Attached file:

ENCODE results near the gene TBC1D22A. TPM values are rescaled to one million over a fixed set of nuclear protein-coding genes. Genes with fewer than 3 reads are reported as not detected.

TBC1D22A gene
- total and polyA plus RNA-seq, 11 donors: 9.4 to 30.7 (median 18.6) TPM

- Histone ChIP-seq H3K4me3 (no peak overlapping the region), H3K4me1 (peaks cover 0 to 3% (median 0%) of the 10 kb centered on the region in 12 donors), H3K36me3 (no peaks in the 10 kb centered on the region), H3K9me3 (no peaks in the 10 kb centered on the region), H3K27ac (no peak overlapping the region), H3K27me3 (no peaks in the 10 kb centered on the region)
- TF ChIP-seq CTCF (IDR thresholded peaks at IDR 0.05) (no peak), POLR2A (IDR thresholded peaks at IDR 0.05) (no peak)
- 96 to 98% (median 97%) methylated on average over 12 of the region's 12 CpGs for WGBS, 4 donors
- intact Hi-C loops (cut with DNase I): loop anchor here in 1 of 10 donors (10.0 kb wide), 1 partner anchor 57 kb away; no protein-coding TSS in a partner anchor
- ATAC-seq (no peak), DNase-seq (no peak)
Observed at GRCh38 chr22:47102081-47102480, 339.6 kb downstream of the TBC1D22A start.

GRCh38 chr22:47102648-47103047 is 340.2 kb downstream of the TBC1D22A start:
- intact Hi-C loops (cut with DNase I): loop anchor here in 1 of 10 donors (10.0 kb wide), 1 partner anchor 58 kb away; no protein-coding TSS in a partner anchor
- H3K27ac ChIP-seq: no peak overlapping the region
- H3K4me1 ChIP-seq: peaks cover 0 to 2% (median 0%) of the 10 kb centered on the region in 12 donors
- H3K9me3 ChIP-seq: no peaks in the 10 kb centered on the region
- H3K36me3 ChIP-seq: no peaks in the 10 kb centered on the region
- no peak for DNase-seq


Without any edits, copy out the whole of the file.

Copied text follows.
ENCODE results near the gene TBC1D22A. TPM values are rescaled to one million over a fixed set of nuclear protein-coding genes. Genes with fewer than 3 reads are reported as not detected.

TBC1D22A gene
- total and polyA plus RNA-seq, 11 donors: 9.4 to 30.7 (median 18.6) TPM

- Histone ChIP-seq H3K4me3 (no peak overlapping the region), H3K4me1 (peaks cover 0 to 3% (median 0%) of the 10 kb centered on the region in 12 donors), H3K36me3 (no peaks in the 10 kb centered on the region), H3K9me3 (no peaks in the 10 kb centered on the region), H3K27ac (no peak overlapping the region), H3K27me3 (no peaks in the 10 kb centered on the region)
- TF ChIP-seq CTCF (IDR thresholded peaks at IDR 0.05) (no peak), POLR2A (IDR thresholded peaks at IDR 0.05) (no peak)
- 96 to 98% (median 97%) methylated on average over 12 of the region's 12 CpGs for WGBS, 4 donors
- intact Hi-C loops (cut with DNase I): loop anchor here in 1 of 10 donors (10.0 kb wide), 1 partner anchor 57 kb away; no protein-coding TSS in a partner anchor
- ATAC-seq (no peak), DNase-seq (no peak)
Observed at GRCh38 chr22:47102081-47102480, 339.6 kb downstream of the TBC1D22A start.

GRCh38 chr22:47102648-47103047 is 340.2 kb downstream of the TBC1D22A start:
- intact Hi-C loops (cut with DNase I): loop anchor here in 1 of 10 donors (10.0 kb wide), 1 partner anchor 58 kb away; no protein-coding TSS in a partner anchor
- H3K27ac ChIP-seq: no peak overlapping the region
- H3K4me1 ChIP-seq: peaks cover 0 to 2% (median 0%) of the 10 kb centered on the region in 12 donors
- H3K9me3 ChIP-seq: no peaks in the 10 kb centered on the region
- H3K36me3 ChIP-seq: no peaks in the 10 kb centered on the region
- no peak for DNase-seq